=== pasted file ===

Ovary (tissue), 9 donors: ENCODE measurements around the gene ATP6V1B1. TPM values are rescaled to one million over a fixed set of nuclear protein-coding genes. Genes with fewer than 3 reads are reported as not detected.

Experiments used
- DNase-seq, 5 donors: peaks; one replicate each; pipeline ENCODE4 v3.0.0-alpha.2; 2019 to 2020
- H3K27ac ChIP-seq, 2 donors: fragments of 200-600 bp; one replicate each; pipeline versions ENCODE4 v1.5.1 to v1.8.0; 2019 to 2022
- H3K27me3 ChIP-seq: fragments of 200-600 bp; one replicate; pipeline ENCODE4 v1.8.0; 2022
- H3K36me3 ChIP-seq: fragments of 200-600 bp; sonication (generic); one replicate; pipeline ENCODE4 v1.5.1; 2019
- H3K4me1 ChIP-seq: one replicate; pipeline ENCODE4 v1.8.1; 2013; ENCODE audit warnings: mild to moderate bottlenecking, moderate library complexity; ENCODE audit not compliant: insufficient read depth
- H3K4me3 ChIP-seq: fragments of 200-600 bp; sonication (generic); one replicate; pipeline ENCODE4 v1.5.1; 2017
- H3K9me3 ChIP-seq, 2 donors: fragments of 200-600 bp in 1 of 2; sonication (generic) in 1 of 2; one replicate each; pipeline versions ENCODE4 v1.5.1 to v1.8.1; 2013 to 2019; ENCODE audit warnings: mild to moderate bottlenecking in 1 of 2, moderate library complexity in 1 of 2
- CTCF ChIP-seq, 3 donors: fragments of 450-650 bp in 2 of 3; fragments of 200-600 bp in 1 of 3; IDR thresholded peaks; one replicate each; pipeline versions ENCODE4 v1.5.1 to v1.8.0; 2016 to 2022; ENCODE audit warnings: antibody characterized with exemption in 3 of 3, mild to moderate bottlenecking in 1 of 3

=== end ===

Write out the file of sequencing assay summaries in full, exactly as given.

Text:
Ovary (tissue), 9 donors: ENCODE measurements around the gene ATP6V1B1. TPM values are rescaled to one million over a fixed set of nuclear protein-coding genes. Genes with fewer than 3 reads are reported as not detected.

Experiments used
- DNase-seq, 5 donors: peaks; one replicate each; pipeline ENCODE4 v3.0.0-alpha.2; 2019 to 2020
- H3K27ac ChIP-seq, 2 donors: fragments of 200-600 bp; one replicate each; pipeline versions ENCODE4 v1.5.1 to v1.8.0; 2019 to 2022
- H3K27me3 ChIP-seq: fragments of 200-600 bp; one replicate; pipeline ENCODE4 v1.8.0; 2022
- H3K36me3 ChIP-seq: fragments of 200-600 bp; sonication (generic); one replicate; pipeline ENCODE4 v1.5.1; 2019
- H3K4me1 ChIP-seq: one replicate; pipeline ENCODE4 v1.8.1; 2013; ENCODE audit warnings: mild to moderate bottlenecking, moderate library complexity; ENCODE audit not compliant: insufficient read depth
- H3K4me3 ChIP-seq: fragments of 200-600 bp; sonication (generic); one replicate; pipeline ENCODE4 v1.5.1; 2017
- H3K9me3 ChIP-seq, 2 donors: fragments of 200-600 bp in 1 of 2; sonication (generic) in 1 of 2; one replicate each; pipeline versions ENCODE4 v1.5.1 to v1.8.1; 2013 to 2019; ENCODE audit warnings: mild to moderate bottlenecking in 1 of 2, moderate library complexity in 1 of 2
- CTCF ChIP-seq, 3 donors: fragments of 450-650 bp in 2 of 3; fragments of 200-600 bp in 1 of 3; IDR thresholded peaks; one replicate each; pipeline versions ENCODE4 v1.5.1 to v1.8.0; 2016 to 2022; ENCODE audit warnings: antibody characterized with exemption in 3 of 3, mild to moderate bottlenecking in 1 of 3